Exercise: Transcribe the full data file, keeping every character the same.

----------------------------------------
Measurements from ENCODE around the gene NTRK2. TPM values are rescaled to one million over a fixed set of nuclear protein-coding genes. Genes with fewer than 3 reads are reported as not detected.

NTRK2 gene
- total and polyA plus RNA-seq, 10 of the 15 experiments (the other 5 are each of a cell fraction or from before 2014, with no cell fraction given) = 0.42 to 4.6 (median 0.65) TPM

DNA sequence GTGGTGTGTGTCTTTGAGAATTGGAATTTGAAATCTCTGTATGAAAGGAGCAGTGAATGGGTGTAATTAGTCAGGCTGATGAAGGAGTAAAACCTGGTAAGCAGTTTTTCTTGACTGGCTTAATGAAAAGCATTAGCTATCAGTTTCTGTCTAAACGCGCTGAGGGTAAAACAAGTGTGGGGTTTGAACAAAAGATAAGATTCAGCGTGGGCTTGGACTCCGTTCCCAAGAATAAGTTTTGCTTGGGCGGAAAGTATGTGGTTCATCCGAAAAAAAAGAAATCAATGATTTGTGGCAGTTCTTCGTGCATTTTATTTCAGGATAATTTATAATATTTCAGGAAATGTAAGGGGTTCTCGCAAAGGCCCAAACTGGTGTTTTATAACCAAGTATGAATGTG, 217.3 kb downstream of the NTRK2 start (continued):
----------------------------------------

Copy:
Measurements from ENCODE around the gene NTRK2. TPM values are rescaled to one million over a fixed set of nuclear protein-coding genes. Genes with fewer than 3 reads are reported as not detected.

NTRK2 gene
- total and polyA plus RNA-seq, 10 of the 15 experiments (the other 5 are each of a cell fraction or from before 2014, with no cell fraction given) = 0.42 to 4.6 (median 0.65) TPM

DNA sequence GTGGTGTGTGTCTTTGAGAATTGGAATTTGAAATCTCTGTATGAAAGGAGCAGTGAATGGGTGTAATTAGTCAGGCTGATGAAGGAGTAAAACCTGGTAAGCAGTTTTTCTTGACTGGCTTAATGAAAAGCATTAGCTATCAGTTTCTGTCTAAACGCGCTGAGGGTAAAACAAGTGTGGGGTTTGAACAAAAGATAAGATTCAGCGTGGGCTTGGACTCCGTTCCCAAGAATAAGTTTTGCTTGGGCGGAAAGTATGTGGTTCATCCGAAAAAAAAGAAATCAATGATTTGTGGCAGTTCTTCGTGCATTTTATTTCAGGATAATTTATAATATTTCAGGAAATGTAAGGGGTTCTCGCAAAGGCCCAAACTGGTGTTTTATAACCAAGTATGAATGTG, 217.3 kb downstream of the NTRK2 start (continued):